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Building an Architecture of Non-Displacement: Preserving Community through a Revitalized Construction Process

Architects, as professionals, are tasked with adding value through their designs by renovating buildings and revitalizing cities. These tasks are in services to their clients, who are powerful patrons who wish to leverage the architecture produced to strengthen prestige, valuing development above other stakeholders like the community (Crawford, 1991). As a result, architects often become unwitting agents in gentrification, a process of culturally and economically transforming a historically disinvested neighborhood. Although the role of the architect in gentrification is incontrovertible, the architect does have the ability to minimize some of the harmful effects of gentrification, one of which is displacement, where communities are physically or culturally erased from a neighborhood.

There are many tactics that have the potential to minimize displacement that can be used by architects, including project delivery, cost management, and participatory design, but the most effective tactics are often reinforced through governmental agencies. One example is the Choice Neighborhoods Initiative, where the U.S. Department of Urban Housing and Development promotes neighborhood-scale revitalization without the direct displacement of low-income residents - a goal that is achieved through temporary relocation during construction. Unfortunately, these tactics have proven ineffective with only 30% of residents returning after relocation (University of Illinois Chicago, 2021). However, new technology is emerging that may allow for a more radical approach, specifically an in-place construction process that eliminates the need to relocate households, thereby preventing displacement. This thesis will re-evaluate design practices by eliminating the process of temporary relocation within revitalization projects, which will preserve both existing culture and original housing during construction without disrupting the lives of residents.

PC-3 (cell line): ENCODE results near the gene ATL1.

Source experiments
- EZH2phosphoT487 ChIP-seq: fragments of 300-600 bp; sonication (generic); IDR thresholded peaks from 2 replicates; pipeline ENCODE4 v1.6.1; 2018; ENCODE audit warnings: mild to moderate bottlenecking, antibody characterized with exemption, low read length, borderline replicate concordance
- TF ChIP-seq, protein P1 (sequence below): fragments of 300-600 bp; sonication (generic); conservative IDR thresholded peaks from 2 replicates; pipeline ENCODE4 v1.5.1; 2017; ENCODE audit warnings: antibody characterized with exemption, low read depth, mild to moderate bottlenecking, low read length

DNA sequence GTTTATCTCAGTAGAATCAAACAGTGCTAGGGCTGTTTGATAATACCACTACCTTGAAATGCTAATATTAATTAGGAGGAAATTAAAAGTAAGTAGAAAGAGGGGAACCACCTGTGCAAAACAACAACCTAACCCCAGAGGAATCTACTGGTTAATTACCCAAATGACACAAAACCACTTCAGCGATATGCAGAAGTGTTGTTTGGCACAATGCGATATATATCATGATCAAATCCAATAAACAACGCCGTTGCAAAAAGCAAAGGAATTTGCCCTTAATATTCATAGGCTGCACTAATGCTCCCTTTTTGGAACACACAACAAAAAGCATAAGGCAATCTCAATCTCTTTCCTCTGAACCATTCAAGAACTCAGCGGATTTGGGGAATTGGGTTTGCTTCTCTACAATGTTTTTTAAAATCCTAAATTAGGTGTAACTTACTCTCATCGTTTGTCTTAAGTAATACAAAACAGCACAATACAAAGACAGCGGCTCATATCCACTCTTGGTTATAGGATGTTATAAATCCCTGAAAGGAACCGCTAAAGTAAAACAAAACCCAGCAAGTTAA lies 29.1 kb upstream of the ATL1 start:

In order to investigate this strategy, this thesis will focus on the redevelopment of Clement Kern Gardens, an existing affordable housing project located in Detroit, Michigan. Clement Kern Gardens is part of a larger-scale vision encompassed by the Greater Corktown Framework Plan, funded by the Choice Neighborhoods Initiative grant. The proposed design investigation will be compared to the current redevelopment plan of Clement Kern Gardens and the precedent study of Grove Parc Plaza in Chicago to evaluate whether or not a reformed construction process might help to eliminate displacement. If successful, this thesis will offer a way in which architects might add value relative to the disenfranchised within the construction process, in a similar fashion to how architects and clients add value to cities.








Allyza Valino

Allyza is currently in her Master of Architecture at Lawrence Tech, to be completed by the spring of 2024, and also completed her Bachelor of Science in Architecture at Lawrence Tech in 2022.
In her undergraduate, she was an active member of the American Institute of Architecture Students (AIAS), serving as the Freedom by Design Director and Vice President. Today she is in the process of completing her Architectural Registration Exams through the IPAL program. Allyza currently works at Fielding International, an architectural and educational firm specializing in K-12 school design, devoted to creating spaces where learners can thrive. Her interests in socially-responsive and public interest design are reflected in both her work and her thesis exploration. Her goal as a future architect is to design spaces for the less advantaged, providing individuals support through spatial surroundings and urban design.

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